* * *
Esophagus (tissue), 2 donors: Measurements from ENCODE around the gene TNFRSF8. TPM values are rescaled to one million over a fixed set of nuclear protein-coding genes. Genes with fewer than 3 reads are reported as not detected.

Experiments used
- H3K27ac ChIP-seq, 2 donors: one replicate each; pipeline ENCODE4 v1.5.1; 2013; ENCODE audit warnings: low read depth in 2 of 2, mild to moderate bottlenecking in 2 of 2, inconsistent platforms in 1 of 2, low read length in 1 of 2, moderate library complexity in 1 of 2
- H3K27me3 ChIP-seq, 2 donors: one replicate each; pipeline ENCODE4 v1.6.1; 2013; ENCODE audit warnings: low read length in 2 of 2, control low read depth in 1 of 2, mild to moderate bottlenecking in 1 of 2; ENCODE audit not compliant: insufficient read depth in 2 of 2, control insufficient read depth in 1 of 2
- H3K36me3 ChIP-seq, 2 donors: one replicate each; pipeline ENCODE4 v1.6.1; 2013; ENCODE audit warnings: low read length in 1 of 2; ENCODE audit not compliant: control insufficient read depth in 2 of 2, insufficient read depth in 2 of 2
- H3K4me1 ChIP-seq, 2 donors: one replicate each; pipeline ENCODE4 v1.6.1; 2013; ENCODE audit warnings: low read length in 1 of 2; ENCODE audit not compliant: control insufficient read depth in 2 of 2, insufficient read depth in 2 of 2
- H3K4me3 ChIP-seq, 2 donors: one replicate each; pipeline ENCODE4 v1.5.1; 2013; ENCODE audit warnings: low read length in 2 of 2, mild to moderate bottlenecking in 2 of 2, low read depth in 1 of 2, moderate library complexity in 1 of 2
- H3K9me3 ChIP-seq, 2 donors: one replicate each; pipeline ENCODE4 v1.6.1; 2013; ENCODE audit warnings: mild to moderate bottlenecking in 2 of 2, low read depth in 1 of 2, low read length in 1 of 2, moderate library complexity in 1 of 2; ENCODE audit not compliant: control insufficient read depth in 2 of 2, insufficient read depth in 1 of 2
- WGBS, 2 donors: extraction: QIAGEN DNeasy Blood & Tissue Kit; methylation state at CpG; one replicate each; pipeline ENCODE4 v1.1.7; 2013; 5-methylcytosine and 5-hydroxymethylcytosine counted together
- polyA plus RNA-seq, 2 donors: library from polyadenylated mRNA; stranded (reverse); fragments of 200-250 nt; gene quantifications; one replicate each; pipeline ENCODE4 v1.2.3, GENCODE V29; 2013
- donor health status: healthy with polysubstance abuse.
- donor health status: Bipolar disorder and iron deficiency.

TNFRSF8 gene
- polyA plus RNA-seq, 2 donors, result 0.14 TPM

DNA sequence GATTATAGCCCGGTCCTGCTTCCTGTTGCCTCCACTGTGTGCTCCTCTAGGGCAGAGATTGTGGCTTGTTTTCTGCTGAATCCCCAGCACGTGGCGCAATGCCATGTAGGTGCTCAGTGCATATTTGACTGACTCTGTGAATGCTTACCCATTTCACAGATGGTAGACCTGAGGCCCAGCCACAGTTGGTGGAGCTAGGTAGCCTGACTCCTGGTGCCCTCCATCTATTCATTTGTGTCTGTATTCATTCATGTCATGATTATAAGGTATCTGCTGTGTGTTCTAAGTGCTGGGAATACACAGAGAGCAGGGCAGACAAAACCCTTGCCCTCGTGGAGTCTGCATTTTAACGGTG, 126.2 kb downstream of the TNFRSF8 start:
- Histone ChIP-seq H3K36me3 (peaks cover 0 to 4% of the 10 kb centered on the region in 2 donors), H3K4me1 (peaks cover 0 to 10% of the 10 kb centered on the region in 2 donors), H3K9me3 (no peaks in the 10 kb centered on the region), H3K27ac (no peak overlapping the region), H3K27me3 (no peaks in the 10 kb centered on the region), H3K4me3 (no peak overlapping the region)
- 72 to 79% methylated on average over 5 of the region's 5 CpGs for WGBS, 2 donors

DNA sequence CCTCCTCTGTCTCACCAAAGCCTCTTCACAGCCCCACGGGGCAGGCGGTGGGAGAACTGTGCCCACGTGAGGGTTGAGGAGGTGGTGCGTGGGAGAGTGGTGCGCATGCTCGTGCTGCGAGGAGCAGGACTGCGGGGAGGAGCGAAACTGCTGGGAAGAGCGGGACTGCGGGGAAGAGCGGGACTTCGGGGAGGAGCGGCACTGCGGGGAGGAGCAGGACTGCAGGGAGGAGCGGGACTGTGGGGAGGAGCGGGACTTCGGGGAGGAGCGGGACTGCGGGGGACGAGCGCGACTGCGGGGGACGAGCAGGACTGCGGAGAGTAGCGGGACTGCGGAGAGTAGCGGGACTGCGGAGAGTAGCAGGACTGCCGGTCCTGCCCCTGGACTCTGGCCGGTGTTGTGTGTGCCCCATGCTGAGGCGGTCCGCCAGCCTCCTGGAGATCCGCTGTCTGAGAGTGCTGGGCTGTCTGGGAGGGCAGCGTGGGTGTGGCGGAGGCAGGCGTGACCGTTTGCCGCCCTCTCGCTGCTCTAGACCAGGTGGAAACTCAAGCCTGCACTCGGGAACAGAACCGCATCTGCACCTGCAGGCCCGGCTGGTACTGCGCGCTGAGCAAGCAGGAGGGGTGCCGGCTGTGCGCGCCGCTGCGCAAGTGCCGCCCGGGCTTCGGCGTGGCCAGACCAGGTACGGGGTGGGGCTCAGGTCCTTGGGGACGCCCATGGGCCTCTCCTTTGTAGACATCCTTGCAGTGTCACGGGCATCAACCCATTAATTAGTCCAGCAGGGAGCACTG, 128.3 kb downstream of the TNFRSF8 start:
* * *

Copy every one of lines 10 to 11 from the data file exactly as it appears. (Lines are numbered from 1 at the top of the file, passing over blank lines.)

- polyA plus RNA-seq, 2 donors: library from polyadenylated mRNA; stranded (reverse); fragments of 200-250 nt; gene quantifications; one replicate each; pipeline ENCODE4 v1.2.3, GENCODE V29; 2013
- donor health status: healthy with polysubstance abuse.